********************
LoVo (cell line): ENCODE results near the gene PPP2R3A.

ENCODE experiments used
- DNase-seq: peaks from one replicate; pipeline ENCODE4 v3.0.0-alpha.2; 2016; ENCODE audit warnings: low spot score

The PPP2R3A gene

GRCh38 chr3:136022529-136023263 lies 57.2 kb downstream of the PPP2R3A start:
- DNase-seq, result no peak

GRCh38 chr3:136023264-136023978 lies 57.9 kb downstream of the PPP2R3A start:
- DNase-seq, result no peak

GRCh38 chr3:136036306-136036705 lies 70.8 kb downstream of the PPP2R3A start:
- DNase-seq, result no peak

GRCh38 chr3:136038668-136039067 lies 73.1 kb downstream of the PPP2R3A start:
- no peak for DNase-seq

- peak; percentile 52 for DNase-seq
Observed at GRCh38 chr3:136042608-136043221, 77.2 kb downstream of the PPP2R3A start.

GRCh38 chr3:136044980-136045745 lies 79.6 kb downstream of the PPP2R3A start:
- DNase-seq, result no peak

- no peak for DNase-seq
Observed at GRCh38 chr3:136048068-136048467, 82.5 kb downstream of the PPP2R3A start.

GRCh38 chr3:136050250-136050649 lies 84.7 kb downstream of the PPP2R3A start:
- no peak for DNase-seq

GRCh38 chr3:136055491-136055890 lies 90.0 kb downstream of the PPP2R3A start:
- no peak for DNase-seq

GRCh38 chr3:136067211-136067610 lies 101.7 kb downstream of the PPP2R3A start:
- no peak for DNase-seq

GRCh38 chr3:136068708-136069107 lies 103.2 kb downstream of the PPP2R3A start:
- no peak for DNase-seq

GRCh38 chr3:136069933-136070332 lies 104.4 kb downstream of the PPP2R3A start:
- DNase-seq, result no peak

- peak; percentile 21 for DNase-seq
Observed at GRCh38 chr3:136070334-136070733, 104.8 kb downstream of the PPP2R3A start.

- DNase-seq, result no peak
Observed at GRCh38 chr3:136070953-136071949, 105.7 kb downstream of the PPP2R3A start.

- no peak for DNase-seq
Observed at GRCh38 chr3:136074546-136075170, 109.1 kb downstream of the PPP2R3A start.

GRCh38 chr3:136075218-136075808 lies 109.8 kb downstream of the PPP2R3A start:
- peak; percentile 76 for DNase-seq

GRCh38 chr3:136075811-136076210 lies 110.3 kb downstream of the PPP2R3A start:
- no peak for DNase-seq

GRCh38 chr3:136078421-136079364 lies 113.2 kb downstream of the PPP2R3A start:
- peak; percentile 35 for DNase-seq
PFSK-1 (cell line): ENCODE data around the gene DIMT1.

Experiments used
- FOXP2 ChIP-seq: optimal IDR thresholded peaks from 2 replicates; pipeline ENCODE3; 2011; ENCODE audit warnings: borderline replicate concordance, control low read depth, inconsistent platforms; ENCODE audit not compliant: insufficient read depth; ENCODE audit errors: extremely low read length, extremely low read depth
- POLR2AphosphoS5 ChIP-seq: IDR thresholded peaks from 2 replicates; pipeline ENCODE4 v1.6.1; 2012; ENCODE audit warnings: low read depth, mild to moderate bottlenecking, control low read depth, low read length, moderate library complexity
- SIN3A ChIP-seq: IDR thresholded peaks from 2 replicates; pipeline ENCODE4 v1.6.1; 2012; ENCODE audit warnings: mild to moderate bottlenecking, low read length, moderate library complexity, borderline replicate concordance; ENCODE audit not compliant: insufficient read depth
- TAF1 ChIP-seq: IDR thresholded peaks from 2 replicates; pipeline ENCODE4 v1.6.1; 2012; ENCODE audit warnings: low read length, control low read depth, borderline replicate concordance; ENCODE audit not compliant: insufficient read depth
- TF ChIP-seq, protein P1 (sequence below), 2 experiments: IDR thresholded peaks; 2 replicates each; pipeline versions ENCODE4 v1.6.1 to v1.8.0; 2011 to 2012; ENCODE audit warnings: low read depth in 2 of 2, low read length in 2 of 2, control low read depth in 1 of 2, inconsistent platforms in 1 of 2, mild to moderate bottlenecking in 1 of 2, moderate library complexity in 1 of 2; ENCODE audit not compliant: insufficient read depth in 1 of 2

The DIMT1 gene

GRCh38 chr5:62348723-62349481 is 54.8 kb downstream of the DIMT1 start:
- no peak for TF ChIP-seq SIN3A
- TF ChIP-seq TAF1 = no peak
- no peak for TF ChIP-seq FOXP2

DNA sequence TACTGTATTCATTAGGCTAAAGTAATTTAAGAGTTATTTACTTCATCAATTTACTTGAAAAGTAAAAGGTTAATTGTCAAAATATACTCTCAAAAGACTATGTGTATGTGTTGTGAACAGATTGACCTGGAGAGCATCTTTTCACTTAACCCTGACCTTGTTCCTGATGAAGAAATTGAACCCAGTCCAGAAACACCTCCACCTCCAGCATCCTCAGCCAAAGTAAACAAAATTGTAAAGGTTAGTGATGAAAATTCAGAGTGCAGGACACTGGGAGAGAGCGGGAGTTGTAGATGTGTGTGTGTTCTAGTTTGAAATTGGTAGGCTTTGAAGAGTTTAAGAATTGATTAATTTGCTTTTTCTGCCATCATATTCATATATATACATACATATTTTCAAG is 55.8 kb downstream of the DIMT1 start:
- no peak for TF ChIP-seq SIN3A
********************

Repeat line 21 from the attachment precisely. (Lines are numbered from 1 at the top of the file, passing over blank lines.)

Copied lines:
GRCh38 chr3:136055491-136055890 lies 90.0 kb downstream of the PPP2R3A start: